Thus, it can be argued that the carrier is not liable for the damage to the goods in the forward hold. As regards the carriage in the aft hold, on reaching the port of destination in Korea, the quarantine officer sent a notice stating that the cargo was infested with fruit fly. The problem for the carrier in this case is that both Korea and Australia are fruit fly free zones which lead us to the assumption that the infestation could have only taken place during the course of voyage. Clearly, in this case it has to be established that the infestation of the fruit fly happened in the course of the voyage or due to the negligence of the carrier.
In this case, the Bills of lading state that the goods were in apparent good condition and order. Now, note the usage of the term “apparent”. Clearly, the carrier is not an expert to determine the state of the cargo. Without evidence to show that infestation happened due to the negligence or fault of the carrier it would not be possible to fix them with liability. However, the chances of infestation in Australia is next to nothing given that it is a fruit fly free zone which would mean that logically it could have only happened in the course of trade.
Further, infestation could not have been apparent to the carrier while issuing the bill of lading and therefore it would be iniquitous to hold him liable on that basis. The problem in this case is that neither inherent vice, which is the defence taken by the captain nor can infestation in the course of voyage can be directly proved. In such a case, where inherent vice to be proved, then the liability may be shifted to the shipper as per Article 17 of the Hamburg Rules which provides for the guarantees of the shipper.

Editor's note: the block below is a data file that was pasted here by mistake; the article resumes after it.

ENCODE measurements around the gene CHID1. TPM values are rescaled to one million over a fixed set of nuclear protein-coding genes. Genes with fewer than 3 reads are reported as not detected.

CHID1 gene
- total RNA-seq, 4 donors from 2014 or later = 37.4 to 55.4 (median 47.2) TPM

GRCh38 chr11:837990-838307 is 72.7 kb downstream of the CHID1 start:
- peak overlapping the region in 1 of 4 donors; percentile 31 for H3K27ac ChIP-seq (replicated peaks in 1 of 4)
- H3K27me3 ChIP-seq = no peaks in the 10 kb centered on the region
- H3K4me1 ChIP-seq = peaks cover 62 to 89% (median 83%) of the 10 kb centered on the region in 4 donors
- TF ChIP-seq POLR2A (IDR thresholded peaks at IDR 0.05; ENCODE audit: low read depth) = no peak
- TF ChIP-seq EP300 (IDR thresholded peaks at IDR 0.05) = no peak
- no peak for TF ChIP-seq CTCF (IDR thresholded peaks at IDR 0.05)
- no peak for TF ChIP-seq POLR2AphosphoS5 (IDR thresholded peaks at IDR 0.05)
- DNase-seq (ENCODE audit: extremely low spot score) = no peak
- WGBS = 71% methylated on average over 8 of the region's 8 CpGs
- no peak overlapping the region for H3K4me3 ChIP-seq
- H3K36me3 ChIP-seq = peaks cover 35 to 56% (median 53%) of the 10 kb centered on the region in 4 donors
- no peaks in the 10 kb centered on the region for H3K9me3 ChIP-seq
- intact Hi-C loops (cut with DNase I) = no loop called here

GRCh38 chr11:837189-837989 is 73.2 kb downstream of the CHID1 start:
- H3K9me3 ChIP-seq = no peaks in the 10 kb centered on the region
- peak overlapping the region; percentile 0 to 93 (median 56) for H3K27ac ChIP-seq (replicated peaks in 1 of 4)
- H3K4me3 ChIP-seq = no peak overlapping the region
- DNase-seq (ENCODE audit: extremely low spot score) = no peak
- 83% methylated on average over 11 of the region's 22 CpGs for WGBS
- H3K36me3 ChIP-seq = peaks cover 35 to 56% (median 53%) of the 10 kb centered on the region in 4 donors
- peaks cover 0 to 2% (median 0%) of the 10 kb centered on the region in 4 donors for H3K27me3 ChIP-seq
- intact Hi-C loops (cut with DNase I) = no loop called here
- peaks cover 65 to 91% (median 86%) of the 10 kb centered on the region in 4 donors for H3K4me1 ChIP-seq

It would, therefore, that the power of the better argument would be in favour of the Korean consignee as regards the cargo in the aft hold. Given that the fruit fly is quite predominant in other parts of Asia, it could have perhaps been possible for the carrier to deposit the cargo at the closest such port where fruit fly presence would not have caused quarantine problems. However, in this case, the consignee themselves ordered that the goods be dumped at sea in pursuance of which the carrier dumped the goods at sea.
Therefore, the carrier cannot be sued for compensation for dumping the goods at sea but may be open to a suit asking for compensation for bringing cargo which was defective to the port of destination when the bill of lading clearly states that the goods were in good condition when they were loaded in the ship. Given that the total value of the cargo of 100 tonnes was AUD 400,000; the value of the fifty tonnes stored in the aft hold would be AUD 200,000. One tonne is equal to a thousand kilograms. Now as per the provision of article 6 of the Hamburg Rules, the carrier is liable to the extent of 2.
5 units of accounts per kilogram of gross weight of goods loss. Therefore the maximum liability of the carrier can be for 50 multiplied by 1000 multiplied by 2. 5 = 125,000 units of account. This unit of account as per article 26 of the Hamburg rules is the Special Drawing Right as defined by the International Monetary Fund which has to be converted to the currency of the relevant state at the time of judgment or on the date agreed upon by both parties. As per the exchange rat on April 1, 2009 that will be AUD 271,910. 55 .